Story by Sara Paul
On Sun., Mar. 1, a new bag waste reduction law took effect in New York State. The Bag Waste Reduction Law applies to grocery stores, as well as clothing, home improvement, and liquor stores, to name a few.
On the first day of the official ban, most shoppers commended the law, finding it easy to comply as they have been using reusable bags for some time now.
At ShopRite of Warwick, Helen Miksits, who has been toting her reusable bags for almost 10 years, said, “I keep bags in both of my cars so that I don’t forget them. I get upset if I forget to bring them.”
A Warwick resident for 20 years, Miksits comments, “I love it. I think it’s great. We really don’t need all of this plastic.”
One shopper, however, said he is “not a fan” of the new restrictions.
“It’s an inconvenience, and there are really a lot of other things that can be banned. It should be your option, your choice,” commented Josh Wehnert, a resident of Vernon, NJ, who was shopping with his family.
Cecelia Hodgson, a 30 year Warwick resident, had forgotten her bags at home, but was happy to substitute plastic for the paper bags.
“I usually remember to put my bags in my car… It’s not an inconvenience at all. It’s good for the environment, and we should all be recycling more,” she said.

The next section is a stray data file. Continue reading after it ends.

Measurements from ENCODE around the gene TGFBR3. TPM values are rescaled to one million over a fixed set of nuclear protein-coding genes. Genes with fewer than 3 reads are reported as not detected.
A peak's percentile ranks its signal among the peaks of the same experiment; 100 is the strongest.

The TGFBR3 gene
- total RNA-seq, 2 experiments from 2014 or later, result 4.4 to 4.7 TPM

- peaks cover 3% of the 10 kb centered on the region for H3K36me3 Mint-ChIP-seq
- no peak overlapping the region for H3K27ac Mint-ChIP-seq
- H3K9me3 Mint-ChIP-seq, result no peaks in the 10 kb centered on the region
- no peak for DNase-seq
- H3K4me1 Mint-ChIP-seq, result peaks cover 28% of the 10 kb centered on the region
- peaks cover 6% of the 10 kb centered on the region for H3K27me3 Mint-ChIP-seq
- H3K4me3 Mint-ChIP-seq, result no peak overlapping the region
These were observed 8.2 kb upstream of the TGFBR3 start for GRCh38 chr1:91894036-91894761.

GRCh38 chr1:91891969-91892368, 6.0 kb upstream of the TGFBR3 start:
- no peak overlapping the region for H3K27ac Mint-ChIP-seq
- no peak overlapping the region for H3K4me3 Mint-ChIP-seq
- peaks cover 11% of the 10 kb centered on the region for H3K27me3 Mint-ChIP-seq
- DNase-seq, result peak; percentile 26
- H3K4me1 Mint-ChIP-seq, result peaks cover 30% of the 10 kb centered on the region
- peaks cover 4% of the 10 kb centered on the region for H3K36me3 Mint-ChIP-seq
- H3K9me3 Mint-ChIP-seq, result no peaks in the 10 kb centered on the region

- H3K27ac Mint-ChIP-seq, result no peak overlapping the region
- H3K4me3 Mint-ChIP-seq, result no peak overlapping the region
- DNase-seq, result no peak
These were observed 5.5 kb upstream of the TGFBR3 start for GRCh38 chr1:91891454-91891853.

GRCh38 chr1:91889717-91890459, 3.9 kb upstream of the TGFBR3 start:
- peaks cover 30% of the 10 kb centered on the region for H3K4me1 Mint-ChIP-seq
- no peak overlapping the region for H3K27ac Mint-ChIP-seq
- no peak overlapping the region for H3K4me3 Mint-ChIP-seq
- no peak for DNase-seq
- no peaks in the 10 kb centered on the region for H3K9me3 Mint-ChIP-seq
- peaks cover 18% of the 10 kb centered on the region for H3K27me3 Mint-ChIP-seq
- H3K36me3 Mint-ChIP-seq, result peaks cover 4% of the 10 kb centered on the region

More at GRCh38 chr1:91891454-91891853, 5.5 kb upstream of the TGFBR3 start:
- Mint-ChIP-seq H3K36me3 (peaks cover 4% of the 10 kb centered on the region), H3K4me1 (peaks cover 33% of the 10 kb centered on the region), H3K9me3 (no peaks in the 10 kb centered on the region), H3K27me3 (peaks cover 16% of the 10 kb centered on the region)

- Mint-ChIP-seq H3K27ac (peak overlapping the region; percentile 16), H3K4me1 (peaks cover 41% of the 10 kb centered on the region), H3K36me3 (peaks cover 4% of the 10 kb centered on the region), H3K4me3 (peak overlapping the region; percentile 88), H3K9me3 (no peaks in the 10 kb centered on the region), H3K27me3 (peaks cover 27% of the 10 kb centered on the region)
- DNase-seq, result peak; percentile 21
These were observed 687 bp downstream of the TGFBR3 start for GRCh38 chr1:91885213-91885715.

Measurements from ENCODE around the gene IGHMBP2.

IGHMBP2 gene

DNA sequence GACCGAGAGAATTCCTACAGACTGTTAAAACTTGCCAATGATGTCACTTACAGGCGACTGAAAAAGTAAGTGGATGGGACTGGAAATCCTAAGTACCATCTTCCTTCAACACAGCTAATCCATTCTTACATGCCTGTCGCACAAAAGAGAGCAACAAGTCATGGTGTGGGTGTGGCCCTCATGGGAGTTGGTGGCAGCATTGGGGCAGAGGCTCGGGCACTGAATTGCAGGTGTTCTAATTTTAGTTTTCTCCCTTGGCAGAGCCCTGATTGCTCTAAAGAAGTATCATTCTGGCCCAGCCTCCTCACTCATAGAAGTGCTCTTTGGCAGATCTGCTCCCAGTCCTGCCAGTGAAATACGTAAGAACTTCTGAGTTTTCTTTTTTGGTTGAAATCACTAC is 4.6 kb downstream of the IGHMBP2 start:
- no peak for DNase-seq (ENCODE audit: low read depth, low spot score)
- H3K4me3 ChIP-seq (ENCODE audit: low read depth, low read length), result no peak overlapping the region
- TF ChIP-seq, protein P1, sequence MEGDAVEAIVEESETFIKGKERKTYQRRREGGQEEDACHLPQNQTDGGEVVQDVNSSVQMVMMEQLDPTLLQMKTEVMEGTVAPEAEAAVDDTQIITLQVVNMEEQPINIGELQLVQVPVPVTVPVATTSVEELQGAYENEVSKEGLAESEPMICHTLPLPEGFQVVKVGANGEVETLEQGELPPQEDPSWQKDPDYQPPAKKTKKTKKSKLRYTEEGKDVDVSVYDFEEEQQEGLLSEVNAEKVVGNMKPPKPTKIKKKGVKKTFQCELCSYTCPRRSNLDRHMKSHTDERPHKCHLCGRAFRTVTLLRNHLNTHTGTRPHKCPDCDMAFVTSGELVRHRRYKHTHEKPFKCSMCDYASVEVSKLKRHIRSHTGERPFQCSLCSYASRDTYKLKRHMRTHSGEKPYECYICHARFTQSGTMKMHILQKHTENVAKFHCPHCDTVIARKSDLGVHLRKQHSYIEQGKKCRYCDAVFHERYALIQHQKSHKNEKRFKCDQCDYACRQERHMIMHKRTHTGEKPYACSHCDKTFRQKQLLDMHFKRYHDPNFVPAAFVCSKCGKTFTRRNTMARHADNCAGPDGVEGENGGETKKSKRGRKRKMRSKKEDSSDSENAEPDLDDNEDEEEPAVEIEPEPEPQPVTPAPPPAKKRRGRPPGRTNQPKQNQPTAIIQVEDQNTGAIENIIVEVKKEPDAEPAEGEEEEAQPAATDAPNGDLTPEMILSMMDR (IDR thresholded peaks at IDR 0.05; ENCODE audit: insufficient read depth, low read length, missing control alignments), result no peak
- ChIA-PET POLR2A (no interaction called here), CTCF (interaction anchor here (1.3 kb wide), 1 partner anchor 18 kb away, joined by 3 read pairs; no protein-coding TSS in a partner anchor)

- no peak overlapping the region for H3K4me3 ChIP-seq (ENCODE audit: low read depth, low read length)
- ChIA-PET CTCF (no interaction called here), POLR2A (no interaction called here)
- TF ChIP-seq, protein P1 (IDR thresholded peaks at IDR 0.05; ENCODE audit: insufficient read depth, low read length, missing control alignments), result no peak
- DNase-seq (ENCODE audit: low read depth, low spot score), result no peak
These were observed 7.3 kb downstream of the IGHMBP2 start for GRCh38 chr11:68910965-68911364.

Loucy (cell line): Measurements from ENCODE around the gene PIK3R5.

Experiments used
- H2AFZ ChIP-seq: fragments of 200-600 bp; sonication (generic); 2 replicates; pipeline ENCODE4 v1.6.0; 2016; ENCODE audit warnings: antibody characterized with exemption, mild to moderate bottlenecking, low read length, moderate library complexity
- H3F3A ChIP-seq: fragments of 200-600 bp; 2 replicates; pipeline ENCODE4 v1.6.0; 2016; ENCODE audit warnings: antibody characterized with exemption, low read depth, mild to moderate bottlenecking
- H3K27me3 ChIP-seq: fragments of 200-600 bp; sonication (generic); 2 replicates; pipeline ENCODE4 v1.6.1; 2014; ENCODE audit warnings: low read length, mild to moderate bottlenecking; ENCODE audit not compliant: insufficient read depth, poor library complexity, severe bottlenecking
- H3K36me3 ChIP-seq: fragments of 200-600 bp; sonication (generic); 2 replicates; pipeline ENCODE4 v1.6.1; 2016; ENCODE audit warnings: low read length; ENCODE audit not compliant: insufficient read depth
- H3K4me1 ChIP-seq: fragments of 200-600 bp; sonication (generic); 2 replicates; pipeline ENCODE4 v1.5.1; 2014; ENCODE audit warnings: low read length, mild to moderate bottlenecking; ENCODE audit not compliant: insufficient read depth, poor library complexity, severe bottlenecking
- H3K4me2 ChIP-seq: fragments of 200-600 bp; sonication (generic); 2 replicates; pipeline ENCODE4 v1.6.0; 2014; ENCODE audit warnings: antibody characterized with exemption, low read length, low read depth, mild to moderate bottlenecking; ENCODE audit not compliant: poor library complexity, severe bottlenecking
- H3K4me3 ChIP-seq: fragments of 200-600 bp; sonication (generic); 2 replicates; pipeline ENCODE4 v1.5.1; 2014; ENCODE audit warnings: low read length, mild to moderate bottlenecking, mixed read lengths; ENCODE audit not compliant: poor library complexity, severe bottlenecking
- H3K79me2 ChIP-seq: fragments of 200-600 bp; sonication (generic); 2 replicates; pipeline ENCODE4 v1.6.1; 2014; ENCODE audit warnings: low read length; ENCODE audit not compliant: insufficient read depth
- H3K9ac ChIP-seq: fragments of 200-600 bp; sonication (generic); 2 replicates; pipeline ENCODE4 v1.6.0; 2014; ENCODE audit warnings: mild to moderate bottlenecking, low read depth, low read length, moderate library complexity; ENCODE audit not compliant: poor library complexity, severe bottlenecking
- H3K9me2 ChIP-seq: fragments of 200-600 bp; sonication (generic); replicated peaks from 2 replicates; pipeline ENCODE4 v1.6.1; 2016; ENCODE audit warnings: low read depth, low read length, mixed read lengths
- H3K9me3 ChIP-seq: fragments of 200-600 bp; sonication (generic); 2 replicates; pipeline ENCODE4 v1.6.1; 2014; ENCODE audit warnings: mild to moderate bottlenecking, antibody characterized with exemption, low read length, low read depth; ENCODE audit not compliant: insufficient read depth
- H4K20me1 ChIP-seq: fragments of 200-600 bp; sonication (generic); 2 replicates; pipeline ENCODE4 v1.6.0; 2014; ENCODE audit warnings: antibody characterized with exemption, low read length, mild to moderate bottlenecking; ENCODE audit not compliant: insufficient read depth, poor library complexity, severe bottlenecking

Emily Gilliard was shopping in style with her colorful reusable shopping cart and grocery organizer bags.
“I’ve been using reusable bags for years, when I remember, but I will definitely remember to bring them now,” said Gilliard, a life-long Warwick resident. “It’s one small step in the right direction to help the environment.”
Over at Peck’s Wine & Spirits in the Village of Warwick, shop associate Emily Iurato reported that the store has never, in its 30 plus years of business, used plastic bags. The store only offers paper bags.
Emily, daughter of owner Bill Iurato, said that some customers donate plastic bags that can be used by those who need bags with handles, such as elderly customers. The store also sells reusable bags.
According to the New York State Department of Environmental Conservation (NYS DEC), in New York State, over 23 billion plastic bags are typically used each year.
“Plastic bag usage affects both our communities and environment. Plastic bags can be seen stuck in trees, as litter in our neighborhoods, and floating in our waterways. From the significant recycling and disposal issues they pose to the harm they can do to wildlife, the negative impacts of plastic bags are easily seen,” according to the NYS DEC website.
Also according to the NYS DEC, “All plastic carryout bags (other than an exempt bag) are banned from distribution by anyone required to collect New York State sales tax. For sales that are tax exempt, plastic carry out bags are still not allowed to be distributed by anyone required to collect New York State sales tax (unless it is an exempt bag). The law will affect anyone required to collect New York State sales tax, bag manufacturers and consumers…. Some bags are exempt under the law, so plastic bags may still be distributed to consumers in a few specific circumstances, such as a bag used by a pharmacy to carry prescription drugs, and produce bags for bulk items such as fruits and vegetables. But as a consumer, you can aid in protecting our environment by using reusable bags as much as possible.”